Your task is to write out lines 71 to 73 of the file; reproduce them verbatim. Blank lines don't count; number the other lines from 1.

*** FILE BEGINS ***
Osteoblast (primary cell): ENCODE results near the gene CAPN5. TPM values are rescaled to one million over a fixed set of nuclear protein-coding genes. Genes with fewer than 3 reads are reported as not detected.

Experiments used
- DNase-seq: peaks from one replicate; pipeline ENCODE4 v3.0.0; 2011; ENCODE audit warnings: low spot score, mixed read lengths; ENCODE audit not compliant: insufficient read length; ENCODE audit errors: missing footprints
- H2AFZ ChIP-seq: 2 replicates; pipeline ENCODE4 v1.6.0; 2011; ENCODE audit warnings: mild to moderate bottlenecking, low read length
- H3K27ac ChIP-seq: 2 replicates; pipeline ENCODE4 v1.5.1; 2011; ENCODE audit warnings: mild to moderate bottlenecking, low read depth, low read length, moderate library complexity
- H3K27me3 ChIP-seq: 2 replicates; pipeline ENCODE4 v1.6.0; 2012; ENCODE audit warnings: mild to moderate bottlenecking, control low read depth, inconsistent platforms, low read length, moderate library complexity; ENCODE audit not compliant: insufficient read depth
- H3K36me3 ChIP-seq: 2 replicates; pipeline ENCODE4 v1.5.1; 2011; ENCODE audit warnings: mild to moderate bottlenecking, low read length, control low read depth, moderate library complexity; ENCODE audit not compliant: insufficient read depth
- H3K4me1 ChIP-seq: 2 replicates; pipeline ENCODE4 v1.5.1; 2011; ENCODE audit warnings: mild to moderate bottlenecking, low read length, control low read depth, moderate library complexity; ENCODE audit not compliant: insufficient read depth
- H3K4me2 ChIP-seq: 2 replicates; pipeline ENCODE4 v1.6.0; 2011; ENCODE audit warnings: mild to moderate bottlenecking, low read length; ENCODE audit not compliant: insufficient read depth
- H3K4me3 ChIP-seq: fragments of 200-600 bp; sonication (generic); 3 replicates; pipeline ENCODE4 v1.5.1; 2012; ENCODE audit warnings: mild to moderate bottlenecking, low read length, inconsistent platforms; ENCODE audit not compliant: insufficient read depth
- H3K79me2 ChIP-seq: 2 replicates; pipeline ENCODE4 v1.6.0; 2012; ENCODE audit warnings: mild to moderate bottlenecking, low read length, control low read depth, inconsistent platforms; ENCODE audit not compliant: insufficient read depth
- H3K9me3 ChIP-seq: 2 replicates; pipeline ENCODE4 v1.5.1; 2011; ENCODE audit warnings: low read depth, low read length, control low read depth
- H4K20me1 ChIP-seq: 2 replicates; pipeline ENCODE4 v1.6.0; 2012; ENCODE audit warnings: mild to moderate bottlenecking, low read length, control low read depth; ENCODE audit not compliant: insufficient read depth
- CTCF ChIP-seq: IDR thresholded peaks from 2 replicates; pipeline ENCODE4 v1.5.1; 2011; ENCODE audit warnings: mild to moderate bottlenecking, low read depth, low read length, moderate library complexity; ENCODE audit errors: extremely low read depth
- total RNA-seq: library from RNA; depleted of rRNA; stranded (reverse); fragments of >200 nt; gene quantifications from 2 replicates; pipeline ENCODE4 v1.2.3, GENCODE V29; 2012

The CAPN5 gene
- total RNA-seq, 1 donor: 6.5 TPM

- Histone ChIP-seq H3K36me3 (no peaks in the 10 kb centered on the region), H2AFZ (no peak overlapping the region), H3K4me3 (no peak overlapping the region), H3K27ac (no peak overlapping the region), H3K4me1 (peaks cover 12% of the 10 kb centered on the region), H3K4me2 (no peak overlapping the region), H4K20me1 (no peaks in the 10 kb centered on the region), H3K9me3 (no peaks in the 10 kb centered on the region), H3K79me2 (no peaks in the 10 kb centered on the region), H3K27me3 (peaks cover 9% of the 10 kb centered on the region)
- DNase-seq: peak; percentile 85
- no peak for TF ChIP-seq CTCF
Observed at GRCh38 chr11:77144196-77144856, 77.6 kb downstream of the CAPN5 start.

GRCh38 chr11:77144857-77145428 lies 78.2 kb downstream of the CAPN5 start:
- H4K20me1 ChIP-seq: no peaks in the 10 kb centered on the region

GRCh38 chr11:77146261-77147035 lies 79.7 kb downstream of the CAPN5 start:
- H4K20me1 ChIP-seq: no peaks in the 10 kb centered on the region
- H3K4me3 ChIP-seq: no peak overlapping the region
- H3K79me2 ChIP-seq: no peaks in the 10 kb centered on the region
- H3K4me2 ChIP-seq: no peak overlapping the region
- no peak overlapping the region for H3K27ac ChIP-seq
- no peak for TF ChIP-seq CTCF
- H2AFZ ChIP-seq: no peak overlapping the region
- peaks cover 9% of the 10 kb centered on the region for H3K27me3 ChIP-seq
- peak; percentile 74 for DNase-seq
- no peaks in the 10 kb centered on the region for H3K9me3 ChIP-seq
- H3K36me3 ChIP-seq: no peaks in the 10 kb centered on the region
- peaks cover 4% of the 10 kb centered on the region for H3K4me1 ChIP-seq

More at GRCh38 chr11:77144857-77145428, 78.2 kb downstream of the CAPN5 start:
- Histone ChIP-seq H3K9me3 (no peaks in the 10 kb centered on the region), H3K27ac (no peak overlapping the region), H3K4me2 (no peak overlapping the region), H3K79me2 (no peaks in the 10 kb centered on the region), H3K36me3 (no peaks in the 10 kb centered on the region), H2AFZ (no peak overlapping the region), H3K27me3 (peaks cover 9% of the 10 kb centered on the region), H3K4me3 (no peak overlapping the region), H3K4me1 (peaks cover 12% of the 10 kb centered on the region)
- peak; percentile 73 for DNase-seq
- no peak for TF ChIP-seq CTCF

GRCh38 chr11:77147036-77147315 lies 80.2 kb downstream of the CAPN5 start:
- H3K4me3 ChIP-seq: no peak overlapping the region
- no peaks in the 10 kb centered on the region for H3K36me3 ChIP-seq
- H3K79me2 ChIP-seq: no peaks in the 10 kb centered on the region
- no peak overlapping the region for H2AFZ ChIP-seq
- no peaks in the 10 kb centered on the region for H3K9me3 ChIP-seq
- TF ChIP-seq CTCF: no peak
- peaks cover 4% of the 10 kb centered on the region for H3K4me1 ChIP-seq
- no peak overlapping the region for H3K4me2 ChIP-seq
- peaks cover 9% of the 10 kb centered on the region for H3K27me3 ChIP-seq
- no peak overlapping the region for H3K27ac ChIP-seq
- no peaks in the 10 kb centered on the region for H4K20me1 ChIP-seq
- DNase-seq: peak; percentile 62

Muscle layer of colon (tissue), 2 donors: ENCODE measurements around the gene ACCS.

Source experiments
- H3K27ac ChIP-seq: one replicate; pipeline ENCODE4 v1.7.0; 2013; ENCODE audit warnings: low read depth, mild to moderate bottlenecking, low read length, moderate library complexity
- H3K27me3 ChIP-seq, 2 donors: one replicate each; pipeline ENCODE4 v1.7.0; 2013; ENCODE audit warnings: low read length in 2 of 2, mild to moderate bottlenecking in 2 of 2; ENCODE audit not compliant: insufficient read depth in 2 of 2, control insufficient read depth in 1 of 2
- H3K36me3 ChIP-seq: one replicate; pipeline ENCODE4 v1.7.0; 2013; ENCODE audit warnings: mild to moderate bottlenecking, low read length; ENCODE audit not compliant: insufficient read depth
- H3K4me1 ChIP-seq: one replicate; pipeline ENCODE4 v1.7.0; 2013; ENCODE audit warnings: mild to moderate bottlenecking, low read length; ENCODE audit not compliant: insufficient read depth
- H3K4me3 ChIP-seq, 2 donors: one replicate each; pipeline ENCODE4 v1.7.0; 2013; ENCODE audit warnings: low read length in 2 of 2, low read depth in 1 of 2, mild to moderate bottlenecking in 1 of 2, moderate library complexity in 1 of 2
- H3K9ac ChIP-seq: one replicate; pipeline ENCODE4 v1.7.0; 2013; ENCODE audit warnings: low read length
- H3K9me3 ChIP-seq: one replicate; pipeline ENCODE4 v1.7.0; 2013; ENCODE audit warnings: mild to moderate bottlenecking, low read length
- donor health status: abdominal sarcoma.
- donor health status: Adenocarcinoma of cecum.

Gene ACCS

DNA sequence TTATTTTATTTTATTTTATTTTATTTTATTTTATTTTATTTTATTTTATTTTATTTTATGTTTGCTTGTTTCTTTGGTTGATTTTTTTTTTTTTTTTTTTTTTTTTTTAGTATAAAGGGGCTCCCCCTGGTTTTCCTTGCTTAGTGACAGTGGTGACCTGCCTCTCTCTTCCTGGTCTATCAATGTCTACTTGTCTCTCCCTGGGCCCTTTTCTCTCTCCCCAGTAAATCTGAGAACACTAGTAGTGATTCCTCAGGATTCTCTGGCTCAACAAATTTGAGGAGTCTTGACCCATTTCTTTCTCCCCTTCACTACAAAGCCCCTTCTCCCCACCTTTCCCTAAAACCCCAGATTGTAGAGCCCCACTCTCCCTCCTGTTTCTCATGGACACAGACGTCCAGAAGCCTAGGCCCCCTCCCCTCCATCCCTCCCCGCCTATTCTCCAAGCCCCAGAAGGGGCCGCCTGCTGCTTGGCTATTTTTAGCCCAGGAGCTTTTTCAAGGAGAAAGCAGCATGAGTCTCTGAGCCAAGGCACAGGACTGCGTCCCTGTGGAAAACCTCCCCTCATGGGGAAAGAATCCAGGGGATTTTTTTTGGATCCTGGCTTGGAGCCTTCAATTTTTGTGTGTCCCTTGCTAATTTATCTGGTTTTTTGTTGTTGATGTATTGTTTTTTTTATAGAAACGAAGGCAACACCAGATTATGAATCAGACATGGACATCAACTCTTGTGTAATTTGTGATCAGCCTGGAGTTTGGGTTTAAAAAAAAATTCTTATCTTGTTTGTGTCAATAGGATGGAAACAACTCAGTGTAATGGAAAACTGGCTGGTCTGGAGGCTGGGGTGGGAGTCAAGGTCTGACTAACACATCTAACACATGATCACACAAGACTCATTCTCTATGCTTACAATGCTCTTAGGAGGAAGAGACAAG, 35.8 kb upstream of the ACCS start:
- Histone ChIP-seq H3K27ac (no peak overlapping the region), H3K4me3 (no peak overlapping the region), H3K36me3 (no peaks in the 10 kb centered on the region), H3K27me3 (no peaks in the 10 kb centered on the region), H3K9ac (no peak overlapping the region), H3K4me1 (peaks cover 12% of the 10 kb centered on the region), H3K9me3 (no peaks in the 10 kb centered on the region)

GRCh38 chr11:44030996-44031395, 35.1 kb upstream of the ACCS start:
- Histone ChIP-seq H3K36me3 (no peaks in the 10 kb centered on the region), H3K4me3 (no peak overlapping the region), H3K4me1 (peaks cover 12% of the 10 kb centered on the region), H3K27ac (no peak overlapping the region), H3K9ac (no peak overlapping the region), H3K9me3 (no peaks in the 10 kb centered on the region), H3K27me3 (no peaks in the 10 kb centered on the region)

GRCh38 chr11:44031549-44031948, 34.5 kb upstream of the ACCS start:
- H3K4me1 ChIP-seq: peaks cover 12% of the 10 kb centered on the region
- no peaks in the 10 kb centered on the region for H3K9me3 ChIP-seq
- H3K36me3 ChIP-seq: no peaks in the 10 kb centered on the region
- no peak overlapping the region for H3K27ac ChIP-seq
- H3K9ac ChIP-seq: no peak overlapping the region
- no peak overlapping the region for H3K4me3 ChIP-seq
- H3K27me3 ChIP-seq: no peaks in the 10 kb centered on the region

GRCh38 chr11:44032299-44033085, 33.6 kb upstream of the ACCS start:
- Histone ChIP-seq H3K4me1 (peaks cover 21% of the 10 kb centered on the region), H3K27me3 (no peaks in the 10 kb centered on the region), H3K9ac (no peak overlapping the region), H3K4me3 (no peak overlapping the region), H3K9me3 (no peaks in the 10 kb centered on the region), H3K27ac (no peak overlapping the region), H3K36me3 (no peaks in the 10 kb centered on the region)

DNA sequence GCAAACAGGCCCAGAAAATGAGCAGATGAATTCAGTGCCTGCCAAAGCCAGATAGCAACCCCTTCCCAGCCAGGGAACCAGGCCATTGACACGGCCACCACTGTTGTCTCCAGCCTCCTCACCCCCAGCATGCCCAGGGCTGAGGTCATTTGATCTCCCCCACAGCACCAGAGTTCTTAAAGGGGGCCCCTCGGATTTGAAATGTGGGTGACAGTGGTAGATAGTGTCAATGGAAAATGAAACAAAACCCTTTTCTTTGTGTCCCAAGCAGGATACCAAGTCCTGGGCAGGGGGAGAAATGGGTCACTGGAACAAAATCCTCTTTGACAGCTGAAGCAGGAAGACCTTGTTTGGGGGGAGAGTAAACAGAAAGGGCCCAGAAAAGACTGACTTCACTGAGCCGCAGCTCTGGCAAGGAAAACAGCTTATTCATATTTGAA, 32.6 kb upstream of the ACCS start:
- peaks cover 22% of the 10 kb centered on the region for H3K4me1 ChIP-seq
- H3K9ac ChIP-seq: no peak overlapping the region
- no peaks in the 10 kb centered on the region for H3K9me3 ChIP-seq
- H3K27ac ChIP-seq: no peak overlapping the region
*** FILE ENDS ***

- H3K4me1 ChIP-seq: peaks cover 12% of the 10 kb centered on the region
- no peaks in the 10 kb centered on the region for H3K9me3 ChIP-seq
- H3K36me3 ChIP-seq: no peaks in the 10 kb centered on the region